- Prioritise the agenda items: put the most important elements first and focus on new developments, not old news.
- Invite only people who need to discuss the issue, not simply hear it first-hand.
- Plan for shorter meetings than longer.
- Be careful – if not limit – Q&A.
- Get a good secretary as status meetings frequently need more reporting than other types.
- Many people will be talking, so think about conversation control. Do you need a facilitator? Or, small groups with secretaries?
- Find ways to allow everyone to contribute with adding unnecessary time. Again, small groups are ideal ways to get people to voice opinions, comments or feedback. (Perhaps you need a bunch of small group meetings?)
- Feedback meetings – more than others – should NOT be run by decision makers who may encounter negativity or criticism.
- A role of secretary may be particularly beneficial to take notes, then organise and distribute after the meeting.
- Get clarity on meeting’s purpose.
- Get leader’s approval or direction in advance.
- Invite someone to lead so you have focus; otherwise, organic group dynamics will occur
If none of the above are possible – and thus, postpone.
- Be clear on roles and responsibilities, especially as the meeting changes from one style or type to another.
- Be clear on decisions made at the end of each section, as well as the transitions: you don’t want to move backwards over discussed/agree-to territory.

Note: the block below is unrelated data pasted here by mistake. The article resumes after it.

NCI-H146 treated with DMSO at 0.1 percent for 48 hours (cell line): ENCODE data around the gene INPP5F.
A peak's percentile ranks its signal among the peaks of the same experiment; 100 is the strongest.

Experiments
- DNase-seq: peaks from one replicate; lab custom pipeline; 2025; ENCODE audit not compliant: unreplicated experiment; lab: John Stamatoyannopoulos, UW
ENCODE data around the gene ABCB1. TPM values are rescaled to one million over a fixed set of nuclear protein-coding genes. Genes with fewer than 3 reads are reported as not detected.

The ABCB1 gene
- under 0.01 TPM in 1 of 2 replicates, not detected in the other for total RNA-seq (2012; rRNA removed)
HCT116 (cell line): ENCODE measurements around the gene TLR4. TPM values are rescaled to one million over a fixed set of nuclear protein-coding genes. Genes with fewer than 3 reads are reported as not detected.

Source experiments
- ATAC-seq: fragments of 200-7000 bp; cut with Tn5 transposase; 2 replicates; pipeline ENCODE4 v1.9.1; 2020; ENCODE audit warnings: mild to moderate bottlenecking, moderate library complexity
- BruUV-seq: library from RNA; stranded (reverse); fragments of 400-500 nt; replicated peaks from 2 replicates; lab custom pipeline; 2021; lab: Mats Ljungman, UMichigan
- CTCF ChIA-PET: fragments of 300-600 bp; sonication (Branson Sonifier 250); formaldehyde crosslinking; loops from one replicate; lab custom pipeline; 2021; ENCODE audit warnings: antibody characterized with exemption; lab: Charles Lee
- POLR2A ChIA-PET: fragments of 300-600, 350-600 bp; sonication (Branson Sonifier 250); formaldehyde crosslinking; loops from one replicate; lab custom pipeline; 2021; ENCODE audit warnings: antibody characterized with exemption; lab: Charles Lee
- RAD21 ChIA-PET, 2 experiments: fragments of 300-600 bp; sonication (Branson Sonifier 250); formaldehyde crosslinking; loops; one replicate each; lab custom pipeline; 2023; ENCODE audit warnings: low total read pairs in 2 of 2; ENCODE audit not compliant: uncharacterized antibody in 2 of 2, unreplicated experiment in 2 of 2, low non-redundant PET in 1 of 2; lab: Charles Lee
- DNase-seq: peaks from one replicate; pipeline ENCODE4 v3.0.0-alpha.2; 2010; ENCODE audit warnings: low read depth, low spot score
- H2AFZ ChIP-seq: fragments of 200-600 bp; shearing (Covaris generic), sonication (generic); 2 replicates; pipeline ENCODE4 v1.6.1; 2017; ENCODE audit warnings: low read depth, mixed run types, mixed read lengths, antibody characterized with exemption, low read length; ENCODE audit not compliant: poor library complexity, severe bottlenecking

- Plan breaks between particularly different styles of meetings to mentally clear the participant’s minds.
- Consider timing: do front-end sections of the agenda wear down participants for back-end sections?
Finally, two points to close.
What happens if you distribute a report – but no one reads it?
A few points here:
- Are the notes really necessary to read? Just because you’ve written the report doesn’t make it Cloudstreet.
- Don’t slow down a meeting because one person has not read the notes, or strongly suggest that a person review the notes because there won’t be time to discuss them at the meeting itself.
- Don’t hand Person X a 50-page report with only 24 hours to read and digest. Highlight the key sections, or prioritise the sections to be reviewed in the meeting.
- At worst, schedule time in your agenda to let someone read the document – but don’t do this too many times, otherwise you set a bad precedent.
Can I hold a strategy meeting and a brainstorm together?
I understand why people merge these two different types of meetings together, but I generally have to suggest you should not because you’ll probably have a productive strategy session but an ineffective brainstorm. Essentially you are asking attendees to be analytical and critical during the first half of the meeting then, in the last half, to be creative and risk-taking for brainstorming. Unfortunately many people aren’t able to switch 180 degrees the other direction. If you must, then at least plan something – an icebreaker, a game, and exercise – to get participant’s to move from the closed mind to the open for the brainstorming.
What other meetings do you know of, and how have you handled facilitating them?